originated in what is now southeastern Gansu, and went on to form the first dynasty of Imperial China
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Stele Forest
The Stele
Stele
Forest or Beilin Museum is a museum for steles and stone sculptures in Xi'an, China. The museum, which is housed in a former Confucian Temple, has housed a growing collection of Steles since 1087. By 1944 it was the principal museum for Shaanxi
Shaanxi
province. Due to the large number of steles, it was officially renamed the Forest of Stone Steles in 1992
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Cartography
Cartography
Cartography
(from Greek χάρτης khartēs, "papyrus, sheet of paper, map"; and γράφειν graphein, "write") is the study and practice of making maps. Combining science, aesthetics, and technique, cartography builds on the premise that reality can be modeled in ways that communicate spatial information effectively. The fundamental problems of traditional cartography are to:Set the map's agenda and select traits of the object to be mapped. This is the concern of map editing. Traits may be physical, such as roads or land masses, or may be abstract, such as toponyms or political boundaries. Represent the terrain of the mapped object on flat media. This is the concern of map projections. Eliminate characteristics of the mapped object that are not relevant to the map's purpose. This is the concern of generalization. Reduce the complexity of the characteristics that will be mapped
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Xi'an
Xi'an
Xi'an
is the capital of Shaanxi
Shaanxi
Province, People's Republic of China. It is a sub-provincial city located in the center of the Guanzhong Plain in Northwestern China.[3] One of the oldest cities in China,
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Li (unit)
The li (Chinese: 里, lǐ, or 市里, shìlǐ), also known as the Chinese mile, is a traditional Chinese unit of distance. The li has varied considerably over time but was usually about a third as long as the English mile and now has a standardized length of a half-kilometer (500 meters or 1,640 feet). This is then divided into 1,500 chi or "Chinese feet". The character 里 combines the characters for "field" (田, tián) and "earth" (土, tǔ), since it was considered to be about the length of a single village. As late as the 1940s, a "li" did not represent a fixed measure but could be longer or shorter depending on the effort required to cover the distance.[1] There is also another li (Traditional: 釐, Simplified: 厘, lí) that indicates a unit of length ​1⁄1000 of a chi, but it is used much less commonly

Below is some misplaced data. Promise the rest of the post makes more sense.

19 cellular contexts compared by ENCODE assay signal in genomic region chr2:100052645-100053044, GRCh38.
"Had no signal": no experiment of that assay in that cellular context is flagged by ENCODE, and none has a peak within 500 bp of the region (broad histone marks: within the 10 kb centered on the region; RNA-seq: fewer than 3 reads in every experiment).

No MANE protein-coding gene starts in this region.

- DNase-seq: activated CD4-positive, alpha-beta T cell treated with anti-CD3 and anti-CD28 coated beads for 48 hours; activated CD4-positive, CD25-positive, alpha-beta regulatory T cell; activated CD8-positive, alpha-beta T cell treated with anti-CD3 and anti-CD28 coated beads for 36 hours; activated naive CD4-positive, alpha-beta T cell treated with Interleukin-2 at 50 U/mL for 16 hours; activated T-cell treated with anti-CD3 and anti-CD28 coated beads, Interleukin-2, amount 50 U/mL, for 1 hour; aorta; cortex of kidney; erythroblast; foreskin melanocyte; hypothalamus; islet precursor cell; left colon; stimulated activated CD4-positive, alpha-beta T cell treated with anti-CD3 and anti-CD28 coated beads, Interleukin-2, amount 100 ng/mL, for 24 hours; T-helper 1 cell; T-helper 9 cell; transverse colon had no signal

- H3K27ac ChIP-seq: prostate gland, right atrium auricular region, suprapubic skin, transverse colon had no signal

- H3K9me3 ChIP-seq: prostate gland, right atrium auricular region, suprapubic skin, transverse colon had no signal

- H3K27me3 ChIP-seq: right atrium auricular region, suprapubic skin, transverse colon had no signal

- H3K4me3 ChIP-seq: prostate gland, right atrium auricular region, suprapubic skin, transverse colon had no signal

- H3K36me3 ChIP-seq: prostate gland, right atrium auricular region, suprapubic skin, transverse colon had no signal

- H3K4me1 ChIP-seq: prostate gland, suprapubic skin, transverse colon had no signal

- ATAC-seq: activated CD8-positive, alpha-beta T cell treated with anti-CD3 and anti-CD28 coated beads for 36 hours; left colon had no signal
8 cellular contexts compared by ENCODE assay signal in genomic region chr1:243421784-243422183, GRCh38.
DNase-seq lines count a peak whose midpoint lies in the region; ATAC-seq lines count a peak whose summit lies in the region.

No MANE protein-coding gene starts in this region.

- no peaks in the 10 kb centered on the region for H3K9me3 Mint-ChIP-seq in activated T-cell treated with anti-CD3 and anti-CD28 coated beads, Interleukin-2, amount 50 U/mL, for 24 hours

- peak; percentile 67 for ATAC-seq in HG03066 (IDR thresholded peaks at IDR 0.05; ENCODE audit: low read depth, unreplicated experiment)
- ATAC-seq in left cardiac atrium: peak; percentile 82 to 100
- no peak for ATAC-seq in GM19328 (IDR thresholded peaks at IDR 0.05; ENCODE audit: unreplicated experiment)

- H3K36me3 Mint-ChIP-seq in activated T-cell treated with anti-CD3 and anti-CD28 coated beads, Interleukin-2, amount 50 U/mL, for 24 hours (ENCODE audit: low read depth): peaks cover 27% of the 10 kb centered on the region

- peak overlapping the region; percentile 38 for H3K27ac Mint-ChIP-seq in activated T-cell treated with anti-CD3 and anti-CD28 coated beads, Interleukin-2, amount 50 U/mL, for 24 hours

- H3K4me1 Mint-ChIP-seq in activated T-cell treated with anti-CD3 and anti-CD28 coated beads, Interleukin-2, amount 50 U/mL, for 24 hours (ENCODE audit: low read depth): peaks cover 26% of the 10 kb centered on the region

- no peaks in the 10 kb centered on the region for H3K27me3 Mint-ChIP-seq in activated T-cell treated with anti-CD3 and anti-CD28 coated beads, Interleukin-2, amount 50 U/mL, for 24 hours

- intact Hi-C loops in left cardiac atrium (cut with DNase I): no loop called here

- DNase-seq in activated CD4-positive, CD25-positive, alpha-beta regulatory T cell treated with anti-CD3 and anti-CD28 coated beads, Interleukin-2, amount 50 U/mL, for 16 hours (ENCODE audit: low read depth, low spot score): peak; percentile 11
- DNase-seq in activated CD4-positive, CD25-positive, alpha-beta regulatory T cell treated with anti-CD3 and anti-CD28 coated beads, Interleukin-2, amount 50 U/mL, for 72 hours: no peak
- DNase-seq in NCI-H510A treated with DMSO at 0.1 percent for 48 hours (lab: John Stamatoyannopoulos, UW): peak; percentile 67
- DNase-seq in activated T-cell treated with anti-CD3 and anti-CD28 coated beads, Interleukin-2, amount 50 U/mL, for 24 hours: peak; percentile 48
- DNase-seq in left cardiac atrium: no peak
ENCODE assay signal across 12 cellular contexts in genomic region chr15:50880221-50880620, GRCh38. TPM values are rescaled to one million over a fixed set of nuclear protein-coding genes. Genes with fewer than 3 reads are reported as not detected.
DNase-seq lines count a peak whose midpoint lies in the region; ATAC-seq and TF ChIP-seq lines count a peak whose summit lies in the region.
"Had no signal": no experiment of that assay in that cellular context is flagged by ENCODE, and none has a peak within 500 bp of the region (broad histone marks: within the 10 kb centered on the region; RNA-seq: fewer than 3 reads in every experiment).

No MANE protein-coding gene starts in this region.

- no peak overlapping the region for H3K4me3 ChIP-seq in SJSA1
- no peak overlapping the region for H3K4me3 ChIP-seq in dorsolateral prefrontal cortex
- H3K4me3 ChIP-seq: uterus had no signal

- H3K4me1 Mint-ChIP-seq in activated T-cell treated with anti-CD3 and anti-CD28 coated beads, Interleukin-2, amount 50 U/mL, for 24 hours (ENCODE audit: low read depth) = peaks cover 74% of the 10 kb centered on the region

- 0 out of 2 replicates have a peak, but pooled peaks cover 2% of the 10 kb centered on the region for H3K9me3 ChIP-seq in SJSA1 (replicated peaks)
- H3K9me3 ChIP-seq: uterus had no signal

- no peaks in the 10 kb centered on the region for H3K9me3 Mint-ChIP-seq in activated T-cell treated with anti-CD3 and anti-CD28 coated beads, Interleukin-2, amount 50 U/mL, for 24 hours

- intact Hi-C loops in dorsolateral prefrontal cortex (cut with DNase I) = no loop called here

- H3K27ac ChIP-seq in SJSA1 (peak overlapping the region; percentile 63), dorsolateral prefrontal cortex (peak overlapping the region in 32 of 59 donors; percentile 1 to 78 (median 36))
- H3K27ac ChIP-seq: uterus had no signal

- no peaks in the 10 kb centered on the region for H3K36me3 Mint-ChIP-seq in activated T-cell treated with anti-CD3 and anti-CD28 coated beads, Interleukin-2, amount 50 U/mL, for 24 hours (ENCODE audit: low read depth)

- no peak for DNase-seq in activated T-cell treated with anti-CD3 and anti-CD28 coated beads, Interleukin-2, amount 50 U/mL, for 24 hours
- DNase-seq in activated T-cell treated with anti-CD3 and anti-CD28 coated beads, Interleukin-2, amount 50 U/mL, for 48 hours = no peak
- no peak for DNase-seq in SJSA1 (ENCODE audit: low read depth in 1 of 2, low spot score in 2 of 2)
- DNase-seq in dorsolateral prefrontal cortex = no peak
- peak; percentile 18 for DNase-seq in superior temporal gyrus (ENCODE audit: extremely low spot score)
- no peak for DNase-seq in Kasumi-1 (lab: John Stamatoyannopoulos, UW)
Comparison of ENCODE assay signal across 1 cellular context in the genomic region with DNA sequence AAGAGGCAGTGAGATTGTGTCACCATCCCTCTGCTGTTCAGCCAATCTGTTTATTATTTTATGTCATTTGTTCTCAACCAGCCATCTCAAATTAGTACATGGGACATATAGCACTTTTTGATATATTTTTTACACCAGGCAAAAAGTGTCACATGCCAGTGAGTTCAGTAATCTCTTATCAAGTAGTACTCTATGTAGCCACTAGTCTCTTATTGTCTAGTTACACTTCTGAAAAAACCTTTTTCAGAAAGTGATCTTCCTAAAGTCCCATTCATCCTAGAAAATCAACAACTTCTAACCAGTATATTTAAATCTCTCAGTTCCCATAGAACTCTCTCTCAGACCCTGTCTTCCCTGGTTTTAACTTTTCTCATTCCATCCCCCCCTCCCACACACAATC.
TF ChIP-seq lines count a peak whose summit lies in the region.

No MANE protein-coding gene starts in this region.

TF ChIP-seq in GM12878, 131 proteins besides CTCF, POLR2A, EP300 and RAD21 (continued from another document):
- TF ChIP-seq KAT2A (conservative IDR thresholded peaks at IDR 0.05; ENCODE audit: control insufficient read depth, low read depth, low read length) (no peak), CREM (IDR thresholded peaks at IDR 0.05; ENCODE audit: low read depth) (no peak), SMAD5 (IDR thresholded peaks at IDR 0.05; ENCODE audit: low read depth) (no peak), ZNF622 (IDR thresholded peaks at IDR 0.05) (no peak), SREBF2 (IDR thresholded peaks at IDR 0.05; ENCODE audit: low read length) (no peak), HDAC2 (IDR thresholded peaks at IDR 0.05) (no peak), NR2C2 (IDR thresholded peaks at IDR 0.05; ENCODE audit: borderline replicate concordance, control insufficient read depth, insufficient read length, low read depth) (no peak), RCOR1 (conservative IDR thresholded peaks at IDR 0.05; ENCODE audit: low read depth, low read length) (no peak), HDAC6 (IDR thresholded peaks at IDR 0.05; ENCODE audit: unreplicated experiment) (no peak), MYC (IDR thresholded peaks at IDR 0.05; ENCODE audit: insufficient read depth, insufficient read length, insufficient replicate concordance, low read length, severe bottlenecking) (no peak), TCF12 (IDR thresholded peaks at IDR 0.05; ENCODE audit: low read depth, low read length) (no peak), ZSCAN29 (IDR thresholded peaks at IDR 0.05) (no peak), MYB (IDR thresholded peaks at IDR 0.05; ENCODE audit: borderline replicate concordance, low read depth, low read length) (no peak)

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Yu The Great
Yu the Great
Yu the Great
(c. 2200 – 2100 BC)[1] was a legendary ruler in ancient China famed for his introduction of flood control, inaugurating dynastic rule in China by establishing the Xia Dynasty, and for his upright moral character.[2][3] The dates proposed for Yu's reign predate the oldest known written records in China, the oracle bones of the late Shang dynasty, by nearly a millennium.[4] No inscriptions on artifacts from the proposed era of Yu, nor the later oracle bones, make any mention of Yu; he does not appear in inscriptions until vessels dating to the Western Zhou period (c. 1045–771 BC). The lack of anything remotely close to contemporary documentary evidence has led to some controversy over the historicity of Yu